Dinosaur Name:   Proctor Lake ornithopods
Pronunciation:   or-NITH-o-pods
Name Meaning:   No official name yet
When it Lived:   115 million years ago, Early Cretaceous Period
Location of Dig:  
Twin Mountains Formation at Proctor Lake in Comanche County

   Rusty Branch was a college student prowling about Proctor Lake with other things on his mind when he made one of the most important finds in Texas dinosaur history.

   The year was 1985, and the place: Comanche County, Texas. Rusty was digging around on a stretch of red sedimentary rocks when he began to uncover not just a few teeth, but also cream-colored bones… lots of them! The more he dug, the more he found. Now, Rusty was a paleontology major at Tarleton State University, but he was experiencing dinosaurs like never before.

   The college student was anxious to tell university faculty what he had discovered, in particular, Phillip Murry, his professor and a renowned paleontologist. Murry then contacted Louis Jacobs, Ph.D., a friend, colleague, and internationally known vertebrate paleontologist from Southern Methodist University. Before long, Tarleton State formed a partnership with SMU’s Shuler Museum of Paleontology to excavate the site.

   The dig site was a stretch of red sedimentary rocks extending for a half mile by Proctor Lake. The rocks were formed by mud deposited on ancient floodplains along rivers flowing toward the sea. Within the stretch, more than 60 concentrations of dinosaur bones were excavated from a band of six-foot thick strata.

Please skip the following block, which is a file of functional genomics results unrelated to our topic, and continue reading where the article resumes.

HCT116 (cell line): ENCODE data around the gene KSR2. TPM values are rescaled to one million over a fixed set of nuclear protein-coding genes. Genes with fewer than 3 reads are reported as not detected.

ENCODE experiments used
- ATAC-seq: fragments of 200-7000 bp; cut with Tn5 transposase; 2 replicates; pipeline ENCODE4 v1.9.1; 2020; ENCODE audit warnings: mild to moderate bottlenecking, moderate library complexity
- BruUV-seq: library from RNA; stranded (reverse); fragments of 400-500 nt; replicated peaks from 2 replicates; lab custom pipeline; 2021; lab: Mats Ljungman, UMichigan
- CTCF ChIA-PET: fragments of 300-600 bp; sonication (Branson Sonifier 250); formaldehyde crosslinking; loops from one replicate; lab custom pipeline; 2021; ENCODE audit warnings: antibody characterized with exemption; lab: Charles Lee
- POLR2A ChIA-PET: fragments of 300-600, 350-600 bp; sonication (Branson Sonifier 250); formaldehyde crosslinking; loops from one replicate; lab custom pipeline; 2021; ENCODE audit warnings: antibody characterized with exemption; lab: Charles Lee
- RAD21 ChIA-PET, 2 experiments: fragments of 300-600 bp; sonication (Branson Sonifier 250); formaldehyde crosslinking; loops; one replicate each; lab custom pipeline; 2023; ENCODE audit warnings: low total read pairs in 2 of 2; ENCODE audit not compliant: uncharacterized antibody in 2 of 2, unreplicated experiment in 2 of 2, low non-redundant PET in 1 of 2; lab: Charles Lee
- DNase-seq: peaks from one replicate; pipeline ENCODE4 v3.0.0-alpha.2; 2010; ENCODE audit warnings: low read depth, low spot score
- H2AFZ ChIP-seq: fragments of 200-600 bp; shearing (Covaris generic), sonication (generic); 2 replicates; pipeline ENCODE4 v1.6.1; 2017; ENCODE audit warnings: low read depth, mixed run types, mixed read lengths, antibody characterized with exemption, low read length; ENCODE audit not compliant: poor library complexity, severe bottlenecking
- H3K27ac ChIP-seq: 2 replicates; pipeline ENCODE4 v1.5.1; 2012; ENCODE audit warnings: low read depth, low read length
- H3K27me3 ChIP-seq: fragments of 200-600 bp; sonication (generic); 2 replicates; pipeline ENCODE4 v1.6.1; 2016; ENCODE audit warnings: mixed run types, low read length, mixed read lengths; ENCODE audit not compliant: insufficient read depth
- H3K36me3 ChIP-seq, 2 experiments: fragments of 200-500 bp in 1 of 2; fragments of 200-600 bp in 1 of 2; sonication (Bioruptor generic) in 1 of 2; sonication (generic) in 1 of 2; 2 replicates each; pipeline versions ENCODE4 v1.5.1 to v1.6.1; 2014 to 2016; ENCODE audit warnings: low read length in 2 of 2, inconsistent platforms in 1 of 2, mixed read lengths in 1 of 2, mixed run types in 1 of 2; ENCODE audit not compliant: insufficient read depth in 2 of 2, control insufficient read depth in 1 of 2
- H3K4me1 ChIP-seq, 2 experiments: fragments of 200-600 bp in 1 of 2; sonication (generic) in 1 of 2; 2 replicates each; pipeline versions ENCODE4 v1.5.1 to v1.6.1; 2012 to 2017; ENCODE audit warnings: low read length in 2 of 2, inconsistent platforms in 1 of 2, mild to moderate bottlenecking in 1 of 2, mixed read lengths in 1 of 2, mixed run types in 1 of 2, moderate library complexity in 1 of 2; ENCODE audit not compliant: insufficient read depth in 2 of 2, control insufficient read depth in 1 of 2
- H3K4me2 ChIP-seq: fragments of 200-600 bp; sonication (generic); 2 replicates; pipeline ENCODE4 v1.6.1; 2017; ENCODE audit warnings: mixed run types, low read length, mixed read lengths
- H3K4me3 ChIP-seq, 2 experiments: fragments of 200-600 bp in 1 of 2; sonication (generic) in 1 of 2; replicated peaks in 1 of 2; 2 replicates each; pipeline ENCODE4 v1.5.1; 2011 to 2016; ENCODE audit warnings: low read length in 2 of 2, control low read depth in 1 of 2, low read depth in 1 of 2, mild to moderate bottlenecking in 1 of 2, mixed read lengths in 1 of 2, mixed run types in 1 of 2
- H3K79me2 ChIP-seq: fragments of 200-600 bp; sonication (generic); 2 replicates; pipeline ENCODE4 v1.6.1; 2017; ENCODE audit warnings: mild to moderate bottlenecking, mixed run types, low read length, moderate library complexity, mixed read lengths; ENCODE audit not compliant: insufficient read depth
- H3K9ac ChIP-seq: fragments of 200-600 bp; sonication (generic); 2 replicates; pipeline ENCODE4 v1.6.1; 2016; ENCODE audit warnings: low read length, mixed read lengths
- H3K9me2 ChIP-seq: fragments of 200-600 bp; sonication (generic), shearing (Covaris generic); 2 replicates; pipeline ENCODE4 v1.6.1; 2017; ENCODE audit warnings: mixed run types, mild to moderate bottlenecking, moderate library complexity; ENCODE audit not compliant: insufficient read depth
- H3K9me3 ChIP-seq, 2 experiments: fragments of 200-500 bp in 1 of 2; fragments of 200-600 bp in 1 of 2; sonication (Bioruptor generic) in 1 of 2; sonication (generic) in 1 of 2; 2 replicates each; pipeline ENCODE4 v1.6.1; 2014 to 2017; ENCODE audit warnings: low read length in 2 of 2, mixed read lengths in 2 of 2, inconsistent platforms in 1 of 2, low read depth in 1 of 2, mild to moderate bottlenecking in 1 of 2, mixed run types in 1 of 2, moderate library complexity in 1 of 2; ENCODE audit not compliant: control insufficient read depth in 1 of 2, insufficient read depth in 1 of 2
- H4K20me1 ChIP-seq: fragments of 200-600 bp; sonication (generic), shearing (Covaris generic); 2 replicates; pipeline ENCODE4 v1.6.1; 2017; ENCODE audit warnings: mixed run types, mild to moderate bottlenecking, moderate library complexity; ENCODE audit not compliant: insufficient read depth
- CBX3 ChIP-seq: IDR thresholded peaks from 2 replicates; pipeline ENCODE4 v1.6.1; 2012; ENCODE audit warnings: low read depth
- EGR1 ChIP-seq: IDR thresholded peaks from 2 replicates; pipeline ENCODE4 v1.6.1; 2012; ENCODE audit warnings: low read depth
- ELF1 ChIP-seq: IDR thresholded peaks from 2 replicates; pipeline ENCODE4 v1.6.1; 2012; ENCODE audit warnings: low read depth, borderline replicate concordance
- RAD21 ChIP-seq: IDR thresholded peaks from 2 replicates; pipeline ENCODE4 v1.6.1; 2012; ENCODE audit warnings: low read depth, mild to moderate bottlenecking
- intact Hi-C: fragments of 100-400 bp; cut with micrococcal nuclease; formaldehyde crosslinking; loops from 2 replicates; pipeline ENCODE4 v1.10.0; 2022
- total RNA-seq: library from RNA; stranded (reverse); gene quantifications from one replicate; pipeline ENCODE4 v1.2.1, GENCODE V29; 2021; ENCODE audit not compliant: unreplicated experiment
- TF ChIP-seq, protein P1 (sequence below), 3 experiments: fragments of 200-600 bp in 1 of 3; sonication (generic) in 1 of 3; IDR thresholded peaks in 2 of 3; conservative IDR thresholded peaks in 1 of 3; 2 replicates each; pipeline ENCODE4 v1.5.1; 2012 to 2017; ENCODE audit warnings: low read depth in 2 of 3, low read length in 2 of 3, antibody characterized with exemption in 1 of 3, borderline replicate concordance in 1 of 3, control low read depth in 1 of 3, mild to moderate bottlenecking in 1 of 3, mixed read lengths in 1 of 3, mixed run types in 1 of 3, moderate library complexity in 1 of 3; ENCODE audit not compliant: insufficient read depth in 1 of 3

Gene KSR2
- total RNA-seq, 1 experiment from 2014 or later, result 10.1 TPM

By the time the dig was complete, the team had uncovered what amounted to a dinosaur daycare center. With the exception of a few adult specimens, the skeletons were small and belonged to young dinosaurs. What would cause the death of so many young in such a small area? One theory is that the group died in a drought. This is supported by the bleached and cracked condition of the bones. The small number of adults suggests that these dinosaurs parented in much the same way that ostriches do today – a few adults look after a large group of young. Since no eggs or eggshell fragments were found in the dig, it is unlikely that this was a nesting site.

   Besides these dinosaur remains, the team also found bones belonging to a small crocodile and a tooth from a meat-eating theropod dinosaurs, perhaps a raptor. It’s quite possible that these creatures were preying on the young.

   The findings from the dig were taken to the Shuler Museum of Paleontology lab. The facilities there include laboratories for fossil preparation, molding and casting, pollen extraction and analysis, and morphometric analysis.

   The study of these small, plant-eating ornithopods is approaching completion. Paleontologists at SMU believe this to be the fifth new species of dinosaurs excavated in Texas over the past decade. While the species paper was recently submitted, this dinosaur awaits its name.

   Although the Fort Worth Museum of Science and History was not involved in this dig, news of it wasn’t going unnoticed. Jim Diffily, the Museum’s curator, read about the excavation with great interest when it first hit the newspapers in the mid-80s. In fact, that is how Jim learned about Dr. Jacobs and his work in paleontology. So in 1988 when Jim needed help on the Doss Ranch dig, he knew exactly who to call.

   The Museum invites the public to come see a full skeleton of the Proctor Lake ornithopod at its Lone Star Dinosaur exhibit.

Photo Album:
View photos of the Proctor Lake excavation at a larger scale.


 


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